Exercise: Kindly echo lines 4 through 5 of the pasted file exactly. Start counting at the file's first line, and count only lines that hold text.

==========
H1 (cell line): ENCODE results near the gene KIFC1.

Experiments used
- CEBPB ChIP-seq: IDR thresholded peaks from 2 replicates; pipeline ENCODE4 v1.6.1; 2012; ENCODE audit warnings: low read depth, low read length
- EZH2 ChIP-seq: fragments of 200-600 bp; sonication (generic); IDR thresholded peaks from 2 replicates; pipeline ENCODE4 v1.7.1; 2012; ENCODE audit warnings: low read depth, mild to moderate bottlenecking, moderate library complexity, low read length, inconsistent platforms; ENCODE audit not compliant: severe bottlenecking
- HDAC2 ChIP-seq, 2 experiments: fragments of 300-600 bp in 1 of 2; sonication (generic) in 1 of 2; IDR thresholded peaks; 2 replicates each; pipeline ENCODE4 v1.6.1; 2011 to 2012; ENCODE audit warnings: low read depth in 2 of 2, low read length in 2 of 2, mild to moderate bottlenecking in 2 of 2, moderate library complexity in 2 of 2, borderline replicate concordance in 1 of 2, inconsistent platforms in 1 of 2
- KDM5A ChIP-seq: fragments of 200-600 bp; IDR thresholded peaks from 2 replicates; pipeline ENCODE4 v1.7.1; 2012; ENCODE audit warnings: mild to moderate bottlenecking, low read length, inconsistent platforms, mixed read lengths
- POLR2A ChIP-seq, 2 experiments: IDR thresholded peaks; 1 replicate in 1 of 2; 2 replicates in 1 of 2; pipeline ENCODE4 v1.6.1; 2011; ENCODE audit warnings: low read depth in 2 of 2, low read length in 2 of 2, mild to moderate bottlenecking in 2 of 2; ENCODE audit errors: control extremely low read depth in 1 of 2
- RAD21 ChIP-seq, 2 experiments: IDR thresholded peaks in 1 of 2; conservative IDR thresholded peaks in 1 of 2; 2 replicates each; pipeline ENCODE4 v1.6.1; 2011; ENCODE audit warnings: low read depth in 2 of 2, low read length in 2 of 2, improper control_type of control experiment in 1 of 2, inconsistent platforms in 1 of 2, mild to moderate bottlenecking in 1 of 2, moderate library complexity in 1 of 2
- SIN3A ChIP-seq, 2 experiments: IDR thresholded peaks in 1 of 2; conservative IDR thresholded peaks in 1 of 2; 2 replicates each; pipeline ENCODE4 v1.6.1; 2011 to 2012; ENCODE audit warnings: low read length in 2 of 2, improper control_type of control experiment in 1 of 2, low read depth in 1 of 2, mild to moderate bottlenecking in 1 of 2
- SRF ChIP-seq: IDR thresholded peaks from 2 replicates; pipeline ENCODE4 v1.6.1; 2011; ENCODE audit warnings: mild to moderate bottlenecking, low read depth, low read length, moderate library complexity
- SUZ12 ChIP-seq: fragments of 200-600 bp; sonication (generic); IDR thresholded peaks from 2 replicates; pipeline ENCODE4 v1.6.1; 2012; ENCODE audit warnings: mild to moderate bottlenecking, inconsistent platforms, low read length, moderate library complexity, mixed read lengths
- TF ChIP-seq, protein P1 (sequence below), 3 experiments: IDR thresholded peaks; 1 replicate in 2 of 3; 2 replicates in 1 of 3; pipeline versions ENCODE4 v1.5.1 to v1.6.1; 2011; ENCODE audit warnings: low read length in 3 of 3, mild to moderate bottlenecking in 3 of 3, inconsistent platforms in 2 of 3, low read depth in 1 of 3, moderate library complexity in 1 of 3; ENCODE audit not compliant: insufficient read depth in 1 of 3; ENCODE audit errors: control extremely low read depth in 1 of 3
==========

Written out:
- EZH2 ChIP-seq: fragments of 200-600 bp; sonication (generic); IDR thresholded peaks from 2 replicates; pipeline ENCODE4 v1.7.1; 2012; ENCODE audit warnings: low read depth, mild to moderate bottlenecking, moderate library complexity, low read length, inconsistent platforms; ENCODE audit not compliant: severe bottlenecking
- HDAC2 ChIP-seq, 2 experiments: fragments of 300-600 bp in 1 of 2; sonication (generic) in 1 of 2; IDR thresholded peaks; 2 replicates each; pipeline ENCODE4 v1.6.1; 2011 to 2012; ENCODE audit warnings: low read depth in 2 of 2, low read length in 2 of 2, mild to moderate bottlenecking in 2 of 2, moderate library complexity in 2 of 2, borderline replicate concordance in 1 of 2, inconsistent platforms in 1 of 2